Constitution Daily

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Why Roger Taney statues aren’t Confederate monuments

August 18, 2017 by Scott Bomboy

 

This week, two monuments to former Chief Justice Roger Taney were labeled by some press outlets as “Confederate statues.” Taney, while controversial, was never a member of that self-proclaimed republic.

The one statue was removed in Baltimore this week. A second, much-larger monument at the Maryland State House was given its marching orders by a four-person panel, including the state’s governor. That statue was removed under the cover of darkness early today.

Taney is best-known today as the author of the majority opinion in Dred Scott v. Sandford, the 1857 Supreme Court decision that invalidated the Missouri Compromise and held that African slaves or anyone descended from African slaves could never be United States citizens.

“The question is simply this: can a negro whose ancestors were imported into this country and sold as slaves become a member of the political community formed and brought into existence by the Constitution of the United States, and as such become entitled to all the rights, and privileges, and immunities, guaranteed by that instrument to the citizen, one of which rights is the privilege of suing in a court of the United States in the cases specified in the Constitution?” Taney asked in his opinion.

His answer is still controversial today. “We think they are not, and that they are not included, and were not intended to be included, under the word ‘citizens’ in the Constitution, and can therefore claim none of the rights and privileges which that instrument provides for and secures to citizens of the United States,” Taney said. “On the contrary, they were at that time considered as a subordinate and inferior class of beings who had been subjugated by the dominant race, and, whether emancipated or not, yet remained subject to their authority, and had no rights or privileges but such as those who held the power and the Government might choose to grant them.”

The Dred Scott decision is seen today and was seen in its time as one of the contributing factors that led to the Civil War. Among its biggest critics was Abraham Lincoln, who spoke at length about the case in his debates with Stephen Douglas.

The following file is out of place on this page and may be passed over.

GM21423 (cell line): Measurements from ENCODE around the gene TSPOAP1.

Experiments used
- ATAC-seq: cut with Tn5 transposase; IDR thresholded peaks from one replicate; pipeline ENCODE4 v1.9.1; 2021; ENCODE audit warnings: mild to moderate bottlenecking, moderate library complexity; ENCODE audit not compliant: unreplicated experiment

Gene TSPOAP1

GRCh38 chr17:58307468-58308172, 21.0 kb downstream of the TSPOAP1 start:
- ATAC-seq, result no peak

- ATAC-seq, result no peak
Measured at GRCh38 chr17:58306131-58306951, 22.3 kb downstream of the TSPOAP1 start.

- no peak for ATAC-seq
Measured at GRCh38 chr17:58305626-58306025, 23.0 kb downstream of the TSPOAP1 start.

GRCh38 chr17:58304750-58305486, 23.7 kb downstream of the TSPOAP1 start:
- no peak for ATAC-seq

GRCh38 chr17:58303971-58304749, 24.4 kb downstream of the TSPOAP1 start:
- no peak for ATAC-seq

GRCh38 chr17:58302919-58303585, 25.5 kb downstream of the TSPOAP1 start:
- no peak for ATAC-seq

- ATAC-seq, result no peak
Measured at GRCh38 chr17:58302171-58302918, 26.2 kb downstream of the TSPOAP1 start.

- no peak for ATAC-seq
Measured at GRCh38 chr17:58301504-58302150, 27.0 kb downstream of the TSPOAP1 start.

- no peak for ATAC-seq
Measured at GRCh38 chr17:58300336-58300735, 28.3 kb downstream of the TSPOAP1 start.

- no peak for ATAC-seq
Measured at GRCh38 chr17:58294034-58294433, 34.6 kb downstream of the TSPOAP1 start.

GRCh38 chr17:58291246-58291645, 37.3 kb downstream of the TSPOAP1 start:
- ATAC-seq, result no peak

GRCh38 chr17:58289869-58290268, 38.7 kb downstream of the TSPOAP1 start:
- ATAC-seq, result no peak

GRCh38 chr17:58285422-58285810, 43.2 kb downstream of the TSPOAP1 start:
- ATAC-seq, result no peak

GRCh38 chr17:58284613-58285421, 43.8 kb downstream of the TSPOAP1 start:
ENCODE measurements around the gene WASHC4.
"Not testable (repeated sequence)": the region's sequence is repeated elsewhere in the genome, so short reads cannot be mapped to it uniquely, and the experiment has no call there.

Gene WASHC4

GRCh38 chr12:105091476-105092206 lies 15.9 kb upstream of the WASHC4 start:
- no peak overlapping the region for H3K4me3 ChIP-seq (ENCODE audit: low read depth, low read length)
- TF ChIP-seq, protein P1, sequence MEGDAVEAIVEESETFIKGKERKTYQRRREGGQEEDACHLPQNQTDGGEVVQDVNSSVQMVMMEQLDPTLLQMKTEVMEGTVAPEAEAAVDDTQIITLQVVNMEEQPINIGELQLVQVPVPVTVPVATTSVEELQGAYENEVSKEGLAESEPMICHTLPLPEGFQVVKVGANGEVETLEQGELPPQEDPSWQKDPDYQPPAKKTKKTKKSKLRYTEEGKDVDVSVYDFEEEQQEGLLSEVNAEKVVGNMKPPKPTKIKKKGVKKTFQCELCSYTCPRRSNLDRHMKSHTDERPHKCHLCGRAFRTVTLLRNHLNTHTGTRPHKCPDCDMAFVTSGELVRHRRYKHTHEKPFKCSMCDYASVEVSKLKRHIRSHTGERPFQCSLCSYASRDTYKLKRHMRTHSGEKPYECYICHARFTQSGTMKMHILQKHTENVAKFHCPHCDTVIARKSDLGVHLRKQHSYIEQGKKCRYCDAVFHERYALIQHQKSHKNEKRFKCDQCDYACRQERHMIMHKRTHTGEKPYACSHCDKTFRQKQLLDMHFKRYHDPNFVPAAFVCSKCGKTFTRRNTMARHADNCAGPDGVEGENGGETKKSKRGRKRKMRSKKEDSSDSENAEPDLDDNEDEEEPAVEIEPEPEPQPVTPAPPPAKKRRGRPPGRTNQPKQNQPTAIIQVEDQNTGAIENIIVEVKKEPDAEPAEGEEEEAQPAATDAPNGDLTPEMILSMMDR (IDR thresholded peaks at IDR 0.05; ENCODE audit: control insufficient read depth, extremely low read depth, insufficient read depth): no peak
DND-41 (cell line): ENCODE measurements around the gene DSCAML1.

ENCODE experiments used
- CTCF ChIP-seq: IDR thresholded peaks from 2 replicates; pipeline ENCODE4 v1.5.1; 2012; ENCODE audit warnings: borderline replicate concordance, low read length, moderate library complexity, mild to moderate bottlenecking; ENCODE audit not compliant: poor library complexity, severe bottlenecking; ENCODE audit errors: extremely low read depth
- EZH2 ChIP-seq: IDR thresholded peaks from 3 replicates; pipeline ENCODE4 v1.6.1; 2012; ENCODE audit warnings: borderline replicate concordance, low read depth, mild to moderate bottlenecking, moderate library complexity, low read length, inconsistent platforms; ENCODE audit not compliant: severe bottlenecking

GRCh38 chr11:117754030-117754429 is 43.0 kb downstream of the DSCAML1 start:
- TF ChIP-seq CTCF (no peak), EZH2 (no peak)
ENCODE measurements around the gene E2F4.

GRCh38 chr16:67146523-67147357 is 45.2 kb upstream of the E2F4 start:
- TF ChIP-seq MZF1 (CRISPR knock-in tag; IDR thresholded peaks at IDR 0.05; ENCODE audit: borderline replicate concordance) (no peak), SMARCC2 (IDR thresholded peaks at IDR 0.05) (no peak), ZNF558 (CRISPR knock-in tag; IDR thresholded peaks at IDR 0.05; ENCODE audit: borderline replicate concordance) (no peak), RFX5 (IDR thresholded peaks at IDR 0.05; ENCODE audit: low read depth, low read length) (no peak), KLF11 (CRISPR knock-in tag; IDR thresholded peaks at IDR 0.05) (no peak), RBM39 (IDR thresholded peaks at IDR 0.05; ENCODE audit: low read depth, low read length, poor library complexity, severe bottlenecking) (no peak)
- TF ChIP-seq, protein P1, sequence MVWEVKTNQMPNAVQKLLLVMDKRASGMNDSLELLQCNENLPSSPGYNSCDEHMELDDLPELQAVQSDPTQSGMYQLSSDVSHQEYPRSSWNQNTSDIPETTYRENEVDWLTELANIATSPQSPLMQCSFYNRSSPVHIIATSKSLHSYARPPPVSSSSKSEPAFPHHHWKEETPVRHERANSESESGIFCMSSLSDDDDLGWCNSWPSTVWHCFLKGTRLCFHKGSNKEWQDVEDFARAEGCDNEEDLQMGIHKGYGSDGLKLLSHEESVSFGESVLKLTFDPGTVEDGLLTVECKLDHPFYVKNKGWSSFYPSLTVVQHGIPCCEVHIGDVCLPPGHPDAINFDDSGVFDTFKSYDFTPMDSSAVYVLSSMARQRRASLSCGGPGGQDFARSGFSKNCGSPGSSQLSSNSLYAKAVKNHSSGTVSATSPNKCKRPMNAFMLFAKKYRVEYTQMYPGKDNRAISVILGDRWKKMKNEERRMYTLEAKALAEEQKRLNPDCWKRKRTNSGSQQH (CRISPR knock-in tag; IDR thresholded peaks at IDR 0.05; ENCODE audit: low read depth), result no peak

By the time Taney joined the Supreme Court in March 1836, at the age of 60, he was one of the most controversial figures in Washington. Originally a Federalist, he switched sides to support Andrew Jackson’s administration. Taney had served briefly in several Cabinet positions for President Jackson, but the Senate rejected Taney’s nomination as Treasury Secretary and it blocked Jackson’s first attempt to place Taney on the Supreme Court. After John Marshall’s death, Jackson was able to get Taney on the Court, where he served 28 years as Chief Justice.

During that time, Taney’s record on slavery-related decisions was mixed up until the Dred Scott case. In Prigg v. Pennsylvania, Taney’s concurring opinion agreed that federal Fugitive Slave Laws applied to states like Pennsylvania that had enacted their own laws prohibiting the extradition of escaped slaves. However, Taney also signed on to the majority opinion in the Amistad case, which found that kidnapped free Africans pressed into slavery illegally under Spanish laws had a right to be free and return to Africa.

By 1857, Taney made headlines with the unabashed pro-slavery leanings in the Dred Scott decision. But as historian Timothy Heubner pointed out in a 2010 article in the Journal of American History, Taney had represented an abolitionist minister in an 1819 trial where Taney called slavery “a blot on our national character.” And in 1820, Taney had freed the slaves he inherited from his family.

By 1861, the shadow of the Dred Scott decision loomed over Taney’s remaining time on the Court with Lincoln as President. Taney, a Maryland resident, didn’t join the Confederacy. Instead, he remained on the bench and issued a rebuke of President Lincoln’s suspension of habeas corpus in Maryland, which Lincoln ignored.

While Taney remained a federal official during the Civil War, other prominent figures joined the Confederacy. John Breckinridge, a former United States Vice President and Senator, became a Confederate general. John Tyler, the former President, was elected to the Confederate Congress but died before he could join it. And Justice John Archibald Campbell, who served on the Supreme Court with Taney, resigned from the Court to serve in the Confederate War department.

Scott Bomboy is editor in chief of the National Constitution Center.

 

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